What do entrepreneurs and scientist have in common? They both love a good challenge! The more difficult the problem is, the more interesting the challenge is.
Elon Musk is known for overcoming difficult challenges. And he has a long fascination with space, especially Mars. Seeing no upcoming plans by NASA for missions to Mars, he decided to create his own company, Space X, in 2002. Their first three rockets failed, but soon enough (in 2008) they had a successful launch. Fast-forward to this year, when they overcame one of the hardest hurdles in the rocket business: they landed a rocket on a barge (a barge!) in their mission to create reusable heavy-load rockets.
Recently, he revealed his vision for a journey to Mars: build an interplanetary travel system with reusable rockets, send a return mission to Mars in 2018, then possibly send a payload every 26 months, and hopefully have a first manned mission in 10 years. So, is this doable?
One of the biggest challenges of space travel is the cost involved. The rocket that has taken the Curiosity rover to Mars cost half a billion dollars, out of the $2.5 billion total cost of the Curiosity mission. However, if you could reuse the rocket, rather than letting it burn up on re-entry to the atmosphere, you could reduce costs significantly. Just like with aircraft, the more often you re-use them, the cheaper the per-flight running cost becomes. And Space X has already cracked that problem.
The next challenge is to land a heavy load on Mars. Mars has a very thin atmosphere, only 10% of Earth’s, which means that there is nothing to slow the spaceship down. Think of the difference between a rock falling through water or falling through air – it falls faster through air because water is denser and slows the fall. The Curiosity rover is the heaviest load ever landed on Mars, and it used a “Sky crane” manoeuver, where a platform with retrorockets slowly lowered the rover to the surface. But the capsule carrying the rover was falling at subsonic speed (the speed of sound is 340 meters per second) at that stage. Space X plans to use a “propulsive lander” (retropropulsion) similar to that they used in landing their Falcon 9 rocket on the barge. However, the heavier the spaceship is, the harder it is to slow it down, meaning the spaceship will be moving at supersonic speeds. The instabilities seen during the landing of the empty Falcon 9 rocket would become greater and make a safe landing much trickier. Still, Space X has a good chance of figuring that bit out as well.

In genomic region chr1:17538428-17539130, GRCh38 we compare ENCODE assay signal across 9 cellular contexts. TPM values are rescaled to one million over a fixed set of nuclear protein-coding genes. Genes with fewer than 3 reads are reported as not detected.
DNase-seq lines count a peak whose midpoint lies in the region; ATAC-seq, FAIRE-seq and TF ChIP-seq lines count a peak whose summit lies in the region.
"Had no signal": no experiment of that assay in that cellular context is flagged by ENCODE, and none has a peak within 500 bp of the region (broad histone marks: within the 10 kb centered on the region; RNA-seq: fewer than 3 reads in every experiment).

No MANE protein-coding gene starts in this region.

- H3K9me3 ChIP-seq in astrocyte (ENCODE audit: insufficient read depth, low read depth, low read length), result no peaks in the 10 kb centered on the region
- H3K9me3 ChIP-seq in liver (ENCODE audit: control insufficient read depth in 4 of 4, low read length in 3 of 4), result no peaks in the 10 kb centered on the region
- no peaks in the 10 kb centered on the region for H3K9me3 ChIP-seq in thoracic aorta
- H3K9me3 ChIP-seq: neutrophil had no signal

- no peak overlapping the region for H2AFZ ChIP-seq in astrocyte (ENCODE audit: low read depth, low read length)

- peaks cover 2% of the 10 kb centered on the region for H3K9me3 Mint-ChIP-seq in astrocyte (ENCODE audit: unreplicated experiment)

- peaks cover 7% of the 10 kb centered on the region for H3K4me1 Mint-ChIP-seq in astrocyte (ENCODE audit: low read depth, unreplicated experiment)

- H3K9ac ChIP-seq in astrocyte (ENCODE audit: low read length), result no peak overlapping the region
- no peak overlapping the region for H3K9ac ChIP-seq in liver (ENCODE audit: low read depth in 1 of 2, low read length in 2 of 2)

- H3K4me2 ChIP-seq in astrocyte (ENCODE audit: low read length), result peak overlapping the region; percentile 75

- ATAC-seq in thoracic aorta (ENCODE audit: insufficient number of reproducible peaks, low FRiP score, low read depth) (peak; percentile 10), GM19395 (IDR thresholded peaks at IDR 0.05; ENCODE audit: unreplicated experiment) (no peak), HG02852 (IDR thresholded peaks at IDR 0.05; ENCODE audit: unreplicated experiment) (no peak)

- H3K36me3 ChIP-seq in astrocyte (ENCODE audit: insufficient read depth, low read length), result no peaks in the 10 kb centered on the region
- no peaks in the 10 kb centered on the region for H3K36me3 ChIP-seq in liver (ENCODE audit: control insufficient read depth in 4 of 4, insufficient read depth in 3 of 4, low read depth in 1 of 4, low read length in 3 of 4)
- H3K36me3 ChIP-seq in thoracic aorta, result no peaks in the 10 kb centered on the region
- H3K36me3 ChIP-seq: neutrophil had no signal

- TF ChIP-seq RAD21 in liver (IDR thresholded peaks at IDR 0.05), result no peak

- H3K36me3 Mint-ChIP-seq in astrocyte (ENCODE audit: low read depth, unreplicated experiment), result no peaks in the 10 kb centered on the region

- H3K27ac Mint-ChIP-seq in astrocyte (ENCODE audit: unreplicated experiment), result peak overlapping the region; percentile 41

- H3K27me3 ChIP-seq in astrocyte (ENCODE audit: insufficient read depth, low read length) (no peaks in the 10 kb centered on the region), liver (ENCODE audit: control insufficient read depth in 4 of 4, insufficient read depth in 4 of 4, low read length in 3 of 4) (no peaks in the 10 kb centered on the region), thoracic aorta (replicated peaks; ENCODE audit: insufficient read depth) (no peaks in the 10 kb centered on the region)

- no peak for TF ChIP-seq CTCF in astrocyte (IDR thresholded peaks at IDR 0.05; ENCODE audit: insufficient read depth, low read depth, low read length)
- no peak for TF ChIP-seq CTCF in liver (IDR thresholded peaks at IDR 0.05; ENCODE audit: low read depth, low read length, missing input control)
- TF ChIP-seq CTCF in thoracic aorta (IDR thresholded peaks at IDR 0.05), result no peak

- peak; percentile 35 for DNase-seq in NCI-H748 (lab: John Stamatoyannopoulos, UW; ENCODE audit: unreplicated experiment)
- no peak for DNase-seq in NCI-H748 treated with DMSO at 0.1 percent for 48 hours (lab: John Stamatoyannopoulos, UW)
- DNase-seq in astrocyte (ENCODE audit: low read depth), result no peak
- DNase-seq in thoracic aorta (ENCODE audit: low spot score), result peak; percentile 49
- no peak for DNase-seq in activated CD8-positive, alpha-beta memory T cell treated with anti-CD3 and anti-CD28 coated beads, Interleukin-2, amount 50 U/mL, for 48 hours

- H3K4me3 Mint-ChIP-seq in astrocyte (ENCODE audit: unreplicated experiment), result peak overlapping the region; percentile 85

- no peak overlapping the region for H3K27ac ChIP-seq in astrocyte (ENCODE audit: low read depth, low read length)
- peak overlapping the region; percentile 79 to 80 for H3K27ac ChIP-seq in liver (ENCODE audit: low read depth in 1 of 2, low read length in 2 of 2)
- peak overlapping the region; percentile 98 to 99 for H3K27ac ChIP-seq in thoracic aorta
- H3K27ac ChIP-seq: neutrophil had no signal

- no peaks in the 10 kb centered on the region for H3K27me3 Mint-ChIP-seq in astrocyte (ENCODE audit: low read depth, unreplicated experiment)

So, is 10 years a reasonable estimate to see the first human mission to Mars? It is very optimistic, but not impossible. Musk does not have specific plans for an actual colony and sees Space X as a “road builder” that creates opportunities for others to develop such resources. His desire is to extend human adventure past the Earth’s lower orbit and to inspire people about the future. In fact we have that in common.
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